NASA Receives European Commitment To Continue Space Station

WASHINGTON -- The Multilateral Coordination Board (MCB) for the
International Space Station partner agencies met Wednesday, April 27,
to discuss increased efforts to use the station as a test-bed for
exploration. The MCB also congratulated the European Space Agency
(ESA) on its recent decision to continue station operations to at least 2020.

The MCB is working diligently to extend the benefits to future
exploration beyond low-Earth orbit through enhanced station research,
technology development and other opportunities. Other topics on the
agenda included a report on efforts to create international standards
for docking and berthing; rendezvous and proximity operations;
interfaces for replaceable items and payloads; and standardization of
command protocols for spacecraft. To view the International Docking
Systems Standard, visit:


Station research with potential societal impact includes:
-- The Alpha Magnetic Spectrometer-2, which will fly aboard STS-134,
scheduled to launch on April 29. The experiment is a cosmic ray
detector that will search for dark matter and antimatter, components
critical to understanding the origin and structure of our universe.
-- The Canadian Space Agency (CSA) continues its life science research
program on mitigating health risks associated with spaceflight. These
health experiments and activities will monitor crew health and
deliver health care on space missions.
-- ESA began the GeoFlow experiment in the Fluid Science Laboratory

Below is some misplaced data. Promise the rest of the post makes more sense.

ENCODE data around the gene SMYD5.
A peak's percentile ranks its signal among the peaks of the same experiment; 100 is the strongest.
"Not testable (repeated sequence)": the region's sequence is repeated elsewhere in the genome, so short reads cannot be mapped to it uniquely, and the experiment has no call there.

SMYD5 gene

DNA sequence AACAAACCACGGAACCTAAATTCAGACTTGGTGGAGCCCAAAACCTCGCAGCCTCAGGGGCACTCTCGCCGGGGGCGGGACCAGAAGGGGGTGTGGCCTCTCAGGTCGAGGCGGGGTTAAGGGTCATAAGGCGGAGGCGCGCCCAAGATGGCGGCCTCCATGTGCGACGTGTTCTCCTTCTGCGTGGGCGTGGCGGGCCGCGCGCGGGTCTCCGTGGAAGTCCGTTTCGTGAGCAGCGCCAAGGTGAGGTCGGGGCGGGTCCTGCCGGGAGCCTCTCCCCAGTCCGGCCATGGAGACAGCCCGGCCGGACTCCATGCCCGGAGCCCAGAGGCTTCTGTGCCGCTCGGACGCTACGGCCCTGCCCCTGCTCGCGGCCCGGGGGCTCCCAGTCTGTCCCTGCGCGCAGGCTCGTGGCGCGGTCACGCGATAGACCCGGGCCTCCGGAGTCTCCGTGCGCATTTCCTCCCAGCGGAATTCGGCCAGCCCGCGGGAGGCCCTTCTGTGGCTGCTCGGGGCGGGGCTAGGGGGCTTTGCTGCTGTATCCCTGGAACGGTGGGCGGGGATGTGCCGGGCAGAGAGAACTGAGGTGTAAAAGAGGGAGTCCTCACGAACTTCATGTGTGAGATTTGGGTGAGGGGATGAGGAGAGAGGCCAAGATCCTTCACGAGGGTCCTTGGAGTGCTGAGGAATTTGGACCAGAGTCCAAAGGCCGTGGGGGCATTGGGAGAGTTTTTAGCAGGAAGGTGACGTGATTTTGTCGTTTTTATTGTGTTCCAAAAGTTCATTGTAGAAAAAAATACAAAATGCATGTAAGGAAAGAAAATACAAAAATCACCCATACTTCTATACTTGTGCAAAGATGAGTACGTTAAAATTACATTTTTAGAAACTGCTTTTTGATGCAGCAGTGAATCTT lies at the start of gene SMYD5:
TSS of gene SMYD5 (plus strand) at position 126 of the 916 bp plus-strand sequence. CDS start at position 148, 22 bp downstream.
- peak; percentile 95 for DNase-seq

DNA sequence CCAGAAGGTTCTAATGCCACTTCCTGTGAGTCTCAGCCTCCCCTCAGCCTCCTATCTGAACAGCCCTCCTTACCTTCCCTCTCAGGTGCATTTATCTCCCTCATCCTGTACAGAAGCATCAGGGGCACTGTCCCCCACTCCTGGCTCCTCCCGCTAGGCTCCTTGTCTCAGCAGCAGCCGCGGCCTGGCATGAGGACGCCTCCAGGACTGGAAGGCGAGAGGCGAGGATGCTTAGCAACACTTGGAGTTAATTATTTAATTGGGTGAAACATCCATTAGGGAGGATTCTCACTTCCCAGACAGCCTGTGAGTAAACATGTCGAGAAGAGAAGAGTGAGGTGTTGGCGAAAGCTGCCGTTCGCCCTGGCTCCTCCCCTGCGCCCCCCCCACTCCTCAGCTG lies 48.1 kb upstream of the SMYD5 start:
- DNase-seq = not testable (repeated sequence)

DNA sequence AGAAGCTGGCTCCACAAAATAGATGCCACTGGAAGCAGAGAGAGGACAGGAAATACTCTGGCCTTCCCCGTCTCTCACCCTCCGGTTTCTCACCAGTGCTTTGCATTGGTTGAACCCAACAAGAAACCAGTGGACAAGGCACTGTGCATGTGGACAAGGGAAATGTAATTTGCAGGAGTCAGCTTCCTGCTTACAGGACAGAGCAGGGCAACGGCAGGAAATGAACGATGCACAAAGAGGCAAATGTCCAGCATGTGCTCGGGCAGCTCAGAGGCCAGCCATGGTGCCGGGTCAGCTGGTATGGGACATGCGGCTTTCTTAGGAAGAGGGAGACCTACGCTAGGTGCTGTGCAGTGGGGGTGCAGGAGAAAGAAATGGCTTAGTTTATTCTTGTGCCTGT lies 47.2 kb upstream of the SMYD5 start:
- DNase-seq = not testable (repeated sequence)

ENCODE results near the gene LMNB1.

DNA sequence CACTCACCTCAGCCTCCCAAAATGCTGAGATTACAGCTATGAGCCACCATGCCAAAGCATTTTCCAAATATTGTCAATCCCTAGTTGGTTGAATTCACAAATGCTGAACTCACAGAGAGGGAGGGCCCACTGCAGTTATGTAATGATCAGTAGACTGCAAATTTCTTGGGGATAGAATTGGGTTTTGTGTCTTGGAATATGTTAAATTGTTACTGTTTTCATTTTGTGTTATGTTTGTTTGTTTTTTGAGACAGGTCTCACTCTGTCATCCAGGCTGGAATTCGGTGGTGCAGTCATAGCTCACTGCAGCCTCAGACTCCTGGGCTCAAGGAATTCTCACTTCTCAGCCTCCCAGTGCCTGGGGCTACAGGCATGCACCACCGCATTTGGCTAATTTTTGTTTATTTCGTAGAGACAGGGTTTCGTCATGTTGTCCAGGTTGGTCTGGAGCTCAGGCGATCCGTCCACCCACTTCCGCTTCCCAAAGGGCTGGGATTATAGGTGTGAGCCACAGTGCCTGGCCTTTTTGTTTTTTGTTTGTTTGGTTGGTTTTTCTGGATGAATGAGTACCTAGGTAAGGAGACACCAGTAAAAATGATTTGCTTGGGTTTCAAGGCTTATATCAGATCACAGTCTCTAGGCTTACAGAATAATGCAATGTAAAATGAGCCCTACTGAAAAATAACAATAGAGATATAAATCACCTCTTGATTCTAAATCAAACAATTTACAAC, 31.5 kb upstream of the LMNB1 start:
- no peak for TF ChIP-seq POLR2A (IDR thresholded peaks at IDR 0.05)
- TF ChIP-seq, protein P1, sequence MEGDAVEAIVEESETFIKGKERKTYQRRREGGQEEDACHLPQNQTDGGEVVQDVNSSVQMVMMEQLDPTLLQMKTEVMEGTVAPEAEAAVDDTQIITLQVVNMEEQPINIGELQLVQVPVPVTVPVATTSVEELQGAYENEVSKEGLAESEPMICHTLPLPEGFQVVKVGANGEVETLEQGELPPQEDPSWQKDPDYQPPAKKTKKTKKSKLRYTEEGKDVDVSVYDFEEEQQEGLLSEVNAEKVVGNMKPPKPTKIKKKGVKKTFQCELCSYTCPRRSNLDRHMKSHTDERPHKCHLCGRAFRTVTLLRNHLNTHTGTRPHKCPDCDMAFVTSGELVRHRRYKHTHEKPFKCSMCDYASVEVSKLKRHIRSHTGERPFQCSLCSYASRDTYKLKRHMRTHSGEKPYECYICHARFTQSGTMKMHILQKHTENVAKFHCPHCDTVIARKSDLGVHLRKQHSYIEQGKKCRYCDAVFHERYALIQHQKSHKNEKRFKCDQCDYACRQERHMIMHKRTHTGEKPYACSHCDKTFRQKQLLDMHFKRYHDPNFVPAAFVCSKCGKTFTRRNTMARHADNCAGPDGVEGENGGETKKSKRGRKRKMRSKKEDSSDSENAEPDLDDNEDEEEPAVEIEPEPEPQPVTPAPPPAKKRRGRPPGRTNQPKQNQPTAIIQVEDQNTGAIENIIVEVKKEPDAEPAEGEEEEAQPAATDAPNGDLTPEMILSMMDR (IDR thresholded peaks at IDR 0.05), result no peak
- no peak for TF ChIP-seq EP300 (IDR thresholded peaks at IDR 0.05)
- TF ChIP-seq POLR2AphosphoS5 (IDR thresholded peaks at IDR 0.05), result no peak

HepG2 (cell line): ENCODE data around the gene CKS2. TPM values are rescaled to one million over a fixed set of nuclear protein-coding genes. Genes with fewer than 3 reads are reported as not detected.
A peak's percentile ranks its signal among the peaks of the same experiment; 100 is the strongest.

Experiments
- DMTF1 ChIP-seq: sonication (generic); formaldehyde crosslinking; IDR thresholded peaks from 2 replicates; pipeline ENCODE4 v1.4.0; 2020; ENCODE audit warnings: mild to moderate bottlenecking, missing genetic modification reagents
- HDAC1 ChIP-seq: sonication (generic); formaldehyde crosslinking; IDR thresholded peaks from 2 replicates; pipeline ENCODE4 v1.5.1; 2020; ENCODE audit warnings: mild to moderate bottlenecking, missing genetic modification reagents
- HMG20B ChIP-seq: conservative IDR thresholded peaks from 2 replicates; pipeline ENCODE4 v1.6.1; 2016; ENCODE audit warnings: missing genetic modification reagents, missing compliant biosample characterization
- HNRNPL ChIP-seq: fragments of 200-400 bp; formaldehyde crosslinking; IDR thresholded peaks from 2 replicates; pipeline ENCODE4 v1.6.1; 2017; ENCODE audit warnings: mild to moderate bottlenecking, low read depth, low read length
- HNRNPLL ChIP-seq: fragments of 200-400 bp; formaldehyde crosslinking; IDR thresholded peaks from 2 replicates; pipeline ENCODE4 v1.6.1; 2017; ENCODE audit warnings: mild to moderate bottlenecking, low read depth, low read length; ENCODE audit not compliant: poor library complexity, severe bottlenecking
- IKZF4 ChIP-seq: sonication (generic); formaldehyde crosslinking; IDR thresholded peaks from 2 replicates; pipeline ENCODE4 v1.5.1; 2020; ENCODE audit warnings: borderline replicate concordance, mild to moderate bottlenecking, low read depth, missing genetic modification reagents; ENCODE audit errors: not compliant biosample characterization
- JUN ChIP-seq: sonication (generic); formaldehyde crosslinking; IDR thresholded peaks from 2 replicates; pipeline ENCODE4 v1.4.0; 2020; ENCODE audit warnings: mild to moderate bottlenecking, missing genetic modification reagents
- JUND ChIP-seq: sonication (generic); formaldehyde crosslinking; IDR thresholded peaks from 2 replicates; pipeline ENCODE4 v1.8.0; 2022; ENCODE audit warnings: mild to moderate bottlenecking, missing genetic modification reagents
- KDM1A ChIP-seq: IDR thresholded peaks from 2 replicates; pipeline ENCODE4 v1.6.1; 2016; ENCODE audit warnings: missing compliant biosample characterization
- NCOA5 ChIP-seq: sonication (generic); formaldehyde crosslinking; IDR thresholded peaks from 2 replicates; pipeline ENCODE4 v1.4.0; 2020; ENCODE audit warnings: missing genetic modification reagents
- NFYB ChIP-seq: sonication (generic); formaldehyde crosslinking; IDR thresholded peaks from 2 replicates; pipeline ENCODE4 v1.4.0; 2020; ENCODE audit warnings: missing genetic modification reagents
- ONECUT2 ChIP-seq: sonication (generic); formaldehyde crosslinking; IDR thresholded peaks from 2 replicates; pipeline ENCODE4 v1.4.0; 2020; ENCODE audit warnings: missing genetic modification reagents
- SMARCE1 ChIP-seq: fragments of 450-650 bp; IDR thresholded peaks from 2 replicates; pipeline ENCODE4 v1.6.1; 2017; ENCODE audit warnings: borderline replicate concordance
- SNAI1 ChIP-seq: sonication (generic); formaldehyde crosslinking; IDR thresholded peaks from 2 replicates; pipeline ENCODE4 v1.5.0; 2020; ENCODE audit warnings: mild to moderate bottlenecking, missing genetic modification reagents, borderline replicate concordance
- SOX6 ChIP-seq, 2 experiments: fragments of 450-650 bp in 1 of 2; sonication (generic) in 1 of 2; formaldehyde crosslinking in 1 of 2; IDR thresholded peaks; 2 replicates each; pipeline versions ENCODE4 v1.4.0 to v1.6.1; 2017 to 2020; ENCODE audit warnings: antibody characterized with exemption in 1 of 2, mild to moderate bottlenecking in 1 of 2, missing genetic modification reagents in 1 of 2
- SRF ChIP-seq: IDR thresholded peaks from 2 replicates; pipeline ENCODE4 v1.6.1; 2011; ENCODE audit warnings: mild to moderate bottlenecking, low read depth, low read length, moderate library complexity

payload. This experiment will take advantage of the microgravity
environment on the station in combination with electrical fields,
thermal gradients and rotation to simulate many parameters of
geo-physical flows under the Earth's crust. Results will help
scientists understand thermal convection in planets and the outer
shells of celestial bodies. It also will verify numerical simulations
of fluid dynamics of liquid core planets with real experimental data.

-- Roscosmos, the Russian Federal Space Agency, continues experimental
programs aimed at human adaptation to future long- term expeditions.
Dedicated medical experiments study the effects of flight conditions
on the cardiovascular system, respiratory system and bones. Other
research includes planting wheat and vegetables them performing
genetic, microbiological and biochemical tests on the plants.
-- Japan has found several new X-ray celestial bodies by the Monitor
of All-sky X-ray Image instrument of "Kibo" and recently reported the
new gamma rays outburst of the Whale or Cetus. This discovery will
contribute to understanding the origin and the evolution of the
universe. Japan has also implemented a new investigation on cucumber
seedlings to study how plants sense gravity as an environmental
signal and use it for governing their structural development and
growth orientation.

The governments of Japan and the Russian Federation already have
approved continued station operations beyond 2016. NASA received
approval in the NASA Authorization Act of 2010. CSA is working with
its government to reach consensus about the continuation of the station.

The MCB includes senior representatives from NASA, CSA, ESA, Roscosmos
and the Japanese Ministry of Education, Culture, Sports, Science and
Technology. The MCB meets periodically to ensure coordination of
station operations and activities among the partners.

For more information about the International Space Station, visit:


For more information about NASA and agency programs, visit:


For more information about the Canadian Space Agency, visit:


For more information about the European Space Agency, visit:


For more information about the Roscosmos, visit:


For more information about Japanese Ministry of Education, Culture,
Sports, Science and Technology, visit:


Source: NASA

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